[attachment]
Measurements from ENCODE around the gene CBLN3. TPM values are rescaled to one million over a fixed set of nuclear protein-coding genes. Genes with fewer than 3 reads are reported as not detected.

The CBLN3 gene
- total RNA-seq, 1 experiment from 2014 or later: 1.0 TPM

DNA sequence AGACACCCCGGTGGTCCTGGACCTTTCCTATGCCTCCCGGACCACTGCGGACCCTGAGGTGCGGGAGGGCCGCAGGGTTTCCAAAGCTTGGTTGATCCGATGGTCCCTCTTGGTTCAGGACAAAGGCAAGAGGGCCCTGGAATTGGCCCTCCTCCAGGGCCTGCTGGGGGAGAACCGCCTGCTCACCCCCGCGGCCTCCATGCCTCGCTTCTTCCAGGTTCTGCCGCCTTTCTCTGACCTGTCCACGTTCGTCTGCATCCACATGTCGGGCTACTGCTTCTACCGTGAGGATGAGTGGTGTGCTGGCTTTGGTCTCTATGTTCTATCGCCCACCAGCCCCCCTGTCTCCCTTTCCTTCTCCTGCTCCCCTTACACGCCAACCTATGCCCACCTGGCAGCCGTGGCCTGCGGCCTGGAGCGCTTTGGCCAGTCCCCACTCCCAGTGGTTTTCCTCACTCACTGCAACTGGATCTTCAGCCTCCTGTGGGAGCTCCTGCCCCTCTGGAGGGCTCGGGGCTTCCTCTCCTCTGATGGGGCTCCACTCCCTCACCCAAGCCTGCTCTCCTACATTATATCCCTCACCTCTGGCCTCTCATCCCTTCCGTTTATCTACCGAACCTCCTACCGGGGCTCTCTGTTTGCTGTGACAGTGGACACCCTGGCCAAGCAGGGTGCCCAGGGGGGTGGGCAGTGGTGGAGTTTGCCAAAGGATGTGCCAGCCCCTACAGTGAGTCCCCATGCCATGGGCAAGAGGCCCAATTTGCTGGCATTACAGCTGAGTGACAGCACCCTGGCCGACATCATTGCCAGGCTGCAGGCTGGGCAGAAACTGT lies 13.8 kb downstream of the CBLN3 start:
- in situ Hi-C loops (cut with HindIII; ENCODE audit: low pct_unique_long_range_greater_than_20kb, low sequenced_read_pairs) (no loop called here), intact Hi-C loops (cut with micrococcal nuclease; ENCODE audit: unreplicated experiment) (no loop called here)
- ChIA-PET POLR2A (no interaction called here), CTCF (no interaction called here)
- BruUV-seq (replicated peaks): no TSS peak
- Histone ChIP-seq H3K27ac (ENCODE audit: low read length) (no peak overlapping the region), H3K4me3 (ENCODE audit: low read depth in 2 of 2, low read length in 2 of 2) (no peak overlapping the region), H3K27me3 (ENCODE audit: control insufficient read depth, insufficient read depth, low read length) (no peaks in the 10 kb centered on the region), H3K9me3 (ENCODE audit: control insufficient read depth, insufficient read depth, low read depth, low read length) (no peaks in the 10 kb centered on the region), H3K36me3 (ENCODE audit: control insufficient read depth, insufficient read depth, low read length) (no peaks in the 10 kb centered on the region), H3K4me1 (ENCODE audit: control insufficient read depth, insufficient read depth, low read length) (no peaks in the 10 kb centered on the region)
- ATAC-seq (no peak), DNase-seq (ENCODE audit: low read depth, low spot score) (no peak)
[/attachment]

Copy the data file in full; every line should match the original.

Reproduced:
Measurements from ENCODE around the gene CBLN3. TPM values are rescaled to one million over a fixed set of nuclear protein-coding genes. Genes with fewer than 3 reads are reported as not detected.

The CBLN3 gene
- total RNA-seq, 1 experiment from 2014 or later: 1.0 TPM

DNA sequence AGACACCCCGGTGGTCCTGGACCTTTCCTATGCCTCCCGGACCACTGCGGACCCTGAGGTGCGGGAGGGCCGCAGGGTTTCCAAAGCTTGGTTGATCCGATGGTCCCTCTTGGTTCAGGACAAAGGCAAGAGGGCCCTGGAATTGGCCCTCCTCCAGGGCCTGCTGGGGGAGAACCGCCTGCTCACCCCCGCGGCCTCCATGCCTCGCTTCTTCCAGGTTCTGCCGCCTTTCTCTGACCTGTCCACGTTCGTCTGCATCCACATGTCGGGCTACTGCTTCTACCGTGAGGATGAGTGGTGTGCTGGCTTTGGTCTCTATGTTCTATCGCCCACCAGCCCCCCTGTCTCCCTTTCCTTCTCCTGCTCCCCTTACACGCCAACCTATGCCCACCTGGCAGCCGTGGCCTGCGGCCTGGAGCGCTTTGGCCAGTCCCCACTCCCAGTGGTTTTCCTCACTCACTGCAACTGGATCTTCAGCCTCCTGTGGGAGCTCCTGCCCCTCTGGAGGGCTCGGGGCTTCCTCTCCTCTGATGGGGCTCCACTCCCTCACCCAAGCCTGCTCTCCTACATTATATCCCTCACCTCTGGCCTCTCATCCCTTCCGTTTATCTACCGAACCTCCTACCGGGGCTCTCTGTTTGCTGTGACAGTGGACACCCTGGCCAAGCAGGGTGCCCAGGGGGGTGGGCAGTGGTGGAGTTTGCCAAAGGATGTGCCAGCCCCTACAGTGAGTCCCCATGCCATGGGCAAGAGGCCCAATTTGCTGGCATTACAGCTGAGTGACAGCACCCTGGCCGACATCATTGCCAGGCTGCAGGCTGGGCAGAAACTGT lies 13.8 kb downstream of the CBLN3 start:
- in situ Hi-C loops (cut with HindIII; ENCODE audit: low pct_unique_long_range_greater_than_20kb, low sequenced_read_pairs) (no loop called here), intact Hi-C loops (cut with micrococcal nuclease; ENCODE audit: unreplicated experiment) (no loop called here)
- ChIA-PET POLR2A (no interaction called here), CTCF (no interaction called here)
- BruUV-seq (replicated peaks): no TSS peak
- Histone ChIP-seq H3K27ac (ENCODE audit: low read length) (no peak overlapping the region), H3K4me3 (ENCODE audit: low read depth in 2 of 2, low read length in 2 of 2) (no peak overlapping the region), H3K27me3 (ENCODE audit: control insufficient read depth, insufficient read depth, low read length) (no peaks in the 10 kb centered on the region), H3K9me3 (ENCODE audit: control insufficient read depth, insufficient read depth, low read depth, low read length) (no peaks in the 10 kb centered on the region), H3K36me3 (ENCODE audit: control insufficient read depth, insufficient read depth, low read length) (no peaks in the 10 kb centered on the region), H3K4me1 (ENCODE audit: control insufficient read depth, insufficient read depth, low read length) (no peaks in the 10 kb centered on the region)
- ATAC-seq (no peak), DNase-seq (ENCODE audit: low read depth, low spot score) (no peak)